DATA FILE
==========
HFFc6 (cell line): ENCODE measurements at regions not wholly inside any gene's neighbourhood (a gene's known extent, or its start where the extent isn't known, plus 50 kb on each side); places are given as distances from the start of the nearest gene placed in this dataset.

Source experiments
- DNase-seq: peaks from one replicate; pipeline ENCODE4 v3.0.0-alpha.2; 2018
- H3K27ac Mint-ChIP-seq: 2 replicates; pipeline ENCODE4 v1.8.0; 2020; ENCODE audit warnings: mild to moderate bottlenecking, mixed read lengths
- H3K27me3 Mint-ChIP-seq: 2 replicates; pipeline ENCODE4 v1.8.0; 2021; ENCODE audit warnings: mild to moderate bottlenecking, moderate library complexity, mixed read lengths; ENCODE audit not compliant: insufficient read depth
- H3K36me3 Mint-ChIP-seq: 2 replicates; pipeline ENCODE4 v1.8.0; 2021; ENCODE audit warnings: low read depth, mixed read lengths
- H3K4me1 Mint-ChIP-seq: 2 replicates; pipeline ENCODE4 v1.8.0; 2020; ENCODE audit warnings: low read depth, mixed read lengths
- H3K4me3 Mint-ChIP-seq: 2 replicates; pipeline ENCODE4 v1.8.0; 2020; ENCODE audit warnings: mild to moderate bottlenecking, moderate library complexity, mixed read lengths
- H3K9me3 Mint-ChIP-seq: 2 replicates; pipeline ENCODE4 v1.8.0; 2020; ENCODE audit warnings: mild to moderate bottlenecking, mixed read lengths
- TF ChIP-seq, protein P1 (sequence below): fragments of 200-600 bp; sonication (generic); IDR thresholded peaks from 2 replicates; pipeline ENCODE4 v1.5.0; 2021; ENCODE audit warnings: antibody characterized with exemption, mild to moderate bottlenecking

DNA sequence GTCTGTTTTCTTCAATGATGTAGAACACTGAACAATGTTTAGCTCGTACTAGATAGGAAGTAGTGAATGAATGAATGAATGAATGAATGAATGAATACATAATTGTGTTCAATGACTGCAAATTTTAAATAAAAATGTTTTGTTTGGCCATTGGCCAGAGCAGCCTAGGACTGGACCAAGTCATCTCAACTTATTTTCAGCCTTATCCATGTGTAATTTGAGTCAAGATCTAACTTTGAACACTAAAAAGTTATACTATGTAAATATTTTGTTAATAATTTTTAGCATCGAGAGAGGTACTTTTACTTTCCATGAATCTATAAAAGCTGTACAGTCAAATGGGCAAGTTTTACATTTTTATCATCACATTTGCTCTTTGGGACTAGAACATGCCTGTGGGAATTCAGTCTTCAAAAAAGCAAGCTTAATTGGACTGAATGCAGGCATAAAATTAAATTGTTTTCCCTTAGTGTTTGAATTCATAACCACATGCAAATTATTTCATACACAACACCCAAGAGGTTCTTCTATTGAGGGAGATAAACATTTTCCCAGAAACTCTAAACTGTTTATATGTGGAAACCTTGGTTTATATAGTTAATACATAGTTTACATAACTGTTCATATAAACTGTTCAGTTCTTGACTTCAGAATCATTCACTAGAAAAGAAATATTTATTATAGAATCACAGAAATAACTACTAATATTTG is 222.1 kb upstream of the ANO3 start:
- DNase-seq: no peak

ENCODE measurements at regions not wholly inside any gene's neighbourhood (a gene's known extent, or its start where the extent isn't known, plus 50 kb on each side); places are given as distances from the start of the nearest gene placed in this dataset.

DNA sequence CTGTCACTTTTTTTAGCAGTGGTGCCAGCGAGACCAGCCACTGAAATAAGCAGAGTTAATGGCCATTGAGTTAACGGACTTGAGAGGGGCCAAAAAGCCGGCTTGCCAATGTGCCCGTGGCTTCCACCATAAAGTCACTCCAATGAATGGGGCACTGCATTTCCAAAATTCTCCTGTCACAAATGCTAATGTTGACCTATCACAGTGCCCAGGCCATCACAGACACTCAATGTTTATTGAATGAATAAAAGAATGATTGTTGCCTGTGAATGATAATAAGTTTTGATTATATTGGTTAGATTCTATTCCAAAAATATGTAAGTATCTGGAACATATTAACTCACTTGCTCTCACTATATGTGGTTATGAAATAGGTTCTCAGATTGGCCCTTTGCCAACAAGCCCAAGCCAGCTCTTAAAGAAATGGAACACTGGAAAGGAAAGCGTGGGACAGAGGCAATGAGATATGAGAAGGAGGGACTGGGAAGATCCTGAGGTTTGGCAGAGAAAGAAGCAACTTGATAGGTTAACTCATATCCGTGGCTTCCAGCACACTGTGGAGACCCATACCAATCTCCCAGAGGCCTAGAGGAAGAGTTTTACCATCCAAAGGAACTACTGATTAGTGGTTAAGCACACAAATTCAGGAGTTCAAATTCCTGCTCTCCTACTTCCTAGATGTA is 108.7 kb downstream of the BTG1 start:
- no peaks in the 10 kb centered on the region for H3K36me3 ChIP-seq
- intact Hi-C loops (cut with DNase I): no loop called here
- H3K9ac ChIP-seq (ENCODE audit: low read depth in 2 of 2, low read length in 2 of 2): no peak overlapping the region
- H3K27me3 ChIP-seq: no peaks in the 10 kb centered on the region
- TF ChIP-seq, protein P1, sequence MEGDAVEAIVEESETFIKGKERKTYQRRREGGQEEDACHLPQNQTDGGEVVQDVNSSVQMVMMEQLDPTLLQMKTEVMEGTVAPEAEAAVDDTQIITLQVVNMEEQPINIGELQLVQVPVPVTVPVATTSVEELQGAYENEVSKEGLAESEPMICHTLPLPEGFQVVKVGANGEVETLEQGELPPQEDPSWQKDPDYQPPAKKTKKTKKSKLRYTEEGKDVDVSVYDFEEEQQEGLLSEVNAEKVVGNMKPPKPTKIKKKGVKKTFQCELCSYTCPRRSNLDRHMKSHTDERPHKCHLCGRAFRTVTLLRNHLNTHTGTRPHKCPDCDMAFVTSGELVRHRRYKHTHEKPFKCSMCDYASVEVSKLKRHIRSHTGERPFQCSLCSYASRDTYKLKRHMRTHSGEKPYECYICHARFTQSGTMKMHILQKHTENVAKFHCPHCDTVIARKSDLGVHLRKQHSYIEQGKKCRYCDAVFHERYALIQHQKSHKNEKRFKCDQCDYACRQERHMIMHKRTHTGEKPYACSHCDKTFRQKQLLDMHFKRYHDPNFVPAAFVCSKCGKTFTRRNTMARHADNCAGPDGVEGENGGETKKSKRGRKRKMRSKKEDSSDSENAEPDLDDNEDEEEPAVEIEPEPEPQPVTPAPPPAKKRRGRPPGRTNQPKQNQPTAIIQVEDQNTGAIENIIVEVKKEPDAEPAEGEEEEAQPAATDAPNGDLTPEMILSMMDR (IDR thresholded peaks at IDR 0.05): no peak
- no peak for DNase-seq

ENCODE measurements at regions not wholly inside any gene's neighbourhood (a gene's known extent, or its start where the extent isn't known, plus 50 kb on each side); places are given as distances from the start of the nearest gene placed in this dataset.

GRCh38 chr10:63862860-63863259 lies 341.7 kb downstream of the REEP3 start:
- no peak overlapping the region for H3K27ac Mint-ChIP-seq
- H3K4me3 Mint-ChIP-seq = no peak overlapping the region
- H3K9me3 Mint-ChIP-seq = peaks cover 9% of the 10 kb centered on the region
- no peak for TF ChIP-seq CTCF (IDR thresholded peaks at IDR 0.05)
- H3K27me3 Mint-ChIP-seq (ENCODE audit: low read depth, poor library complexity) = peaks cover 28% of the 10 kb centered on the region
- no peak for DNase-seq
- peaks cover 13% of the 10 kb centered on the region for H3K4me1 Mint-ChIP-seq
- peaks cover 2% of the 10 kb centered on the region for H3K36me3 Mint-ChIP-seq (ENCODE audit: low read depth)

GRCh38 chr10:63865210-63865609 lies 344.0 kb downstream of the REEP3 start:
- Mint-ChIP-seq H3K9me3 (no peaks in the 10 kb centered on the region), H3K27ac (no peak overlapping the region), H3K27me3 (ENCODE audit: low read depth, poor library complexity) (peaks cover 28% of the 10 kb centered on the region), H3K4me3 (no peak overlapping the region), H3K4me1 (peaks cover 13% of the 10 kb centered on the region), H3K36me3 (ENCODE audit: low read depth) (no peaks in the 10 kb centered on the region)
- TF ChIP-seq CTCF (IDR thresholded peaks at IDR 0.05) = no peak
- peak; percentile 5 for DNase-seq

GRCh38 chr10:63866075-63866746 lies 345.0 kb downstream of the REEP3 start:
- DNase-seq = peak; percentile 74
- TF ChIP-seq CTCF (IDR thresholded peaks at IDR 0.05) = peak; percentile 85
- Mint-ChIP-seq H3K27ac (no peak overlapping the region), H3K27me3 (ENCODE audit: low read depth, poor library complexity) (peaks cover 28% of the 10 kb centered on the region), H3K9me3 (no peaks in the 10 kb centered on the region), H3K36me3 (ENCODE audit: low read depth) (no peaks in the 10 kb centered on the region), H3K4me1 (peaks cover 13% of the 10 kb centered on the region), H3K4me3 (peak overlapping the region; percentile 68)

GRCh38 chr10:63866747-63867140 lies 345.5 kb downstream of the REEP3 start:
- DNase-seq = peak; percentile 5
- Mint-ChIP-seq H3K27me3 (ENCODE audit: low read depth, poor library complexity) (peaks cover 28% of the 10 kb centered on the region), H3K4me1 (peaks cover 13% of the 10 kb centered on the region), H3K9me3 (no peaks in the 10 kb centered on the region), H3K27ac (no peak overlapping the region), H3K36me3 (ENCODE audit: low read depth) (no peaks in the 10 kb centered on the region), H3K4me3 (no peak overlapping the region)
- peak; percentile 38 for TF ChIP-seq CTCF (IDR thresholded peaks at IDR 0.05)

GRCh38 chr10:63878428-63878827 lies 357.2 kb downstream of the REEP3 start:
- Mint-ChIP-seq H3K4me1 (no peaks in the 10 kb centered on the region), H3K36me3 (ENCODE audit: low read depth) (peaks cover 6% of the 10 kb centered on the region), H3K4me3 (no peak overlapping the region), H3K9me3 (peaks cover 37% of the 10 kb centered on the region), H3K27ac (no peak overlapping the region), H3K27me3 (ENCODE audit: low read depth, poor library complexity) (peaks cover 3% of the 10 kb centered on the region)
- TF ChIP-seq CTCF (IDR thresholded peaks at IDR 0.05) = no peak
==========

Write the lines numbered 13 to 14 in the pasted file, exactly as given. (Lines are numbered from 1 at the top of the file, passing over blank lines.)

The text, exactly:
ENCODE measurements at regions not wholly inside any gene's neighbourhood (a gene's known extent, or its start where the extent isn't known, plus 50 kb on each side); places are given as distances from the start of the nearest gene placed in this dataset.

DNA sequence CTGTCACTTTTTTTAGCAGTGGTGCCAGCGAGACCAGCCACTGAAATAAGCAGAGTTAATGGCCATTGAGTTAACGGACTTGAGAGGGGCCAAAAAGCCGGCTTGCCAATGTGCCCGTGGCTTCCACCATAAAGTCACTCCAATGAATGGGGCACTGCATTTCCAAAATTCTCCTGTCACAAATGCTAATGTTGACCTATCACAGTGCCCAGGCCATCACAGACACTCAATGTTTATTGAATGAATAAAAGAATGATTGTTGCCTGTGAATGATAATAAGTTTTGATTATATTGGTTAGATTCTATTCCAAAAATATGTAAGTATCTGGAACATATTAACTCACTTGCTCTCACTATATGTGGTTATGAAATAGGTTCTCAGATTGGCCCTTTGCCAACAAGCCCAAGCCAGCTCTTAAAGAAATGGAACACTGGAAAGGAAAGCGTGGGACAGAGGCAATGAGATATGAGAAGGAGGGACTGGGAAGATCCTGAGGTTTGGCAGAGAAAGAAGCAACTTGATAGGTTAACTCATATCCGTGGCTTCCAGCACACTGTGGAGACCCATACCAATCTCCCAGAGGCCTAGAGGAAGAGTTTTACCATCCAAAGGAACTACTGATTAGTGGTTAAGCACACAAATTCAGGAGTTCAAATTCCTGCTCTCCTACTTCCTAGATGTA is 108.7 kb downstream of the BTG1 start: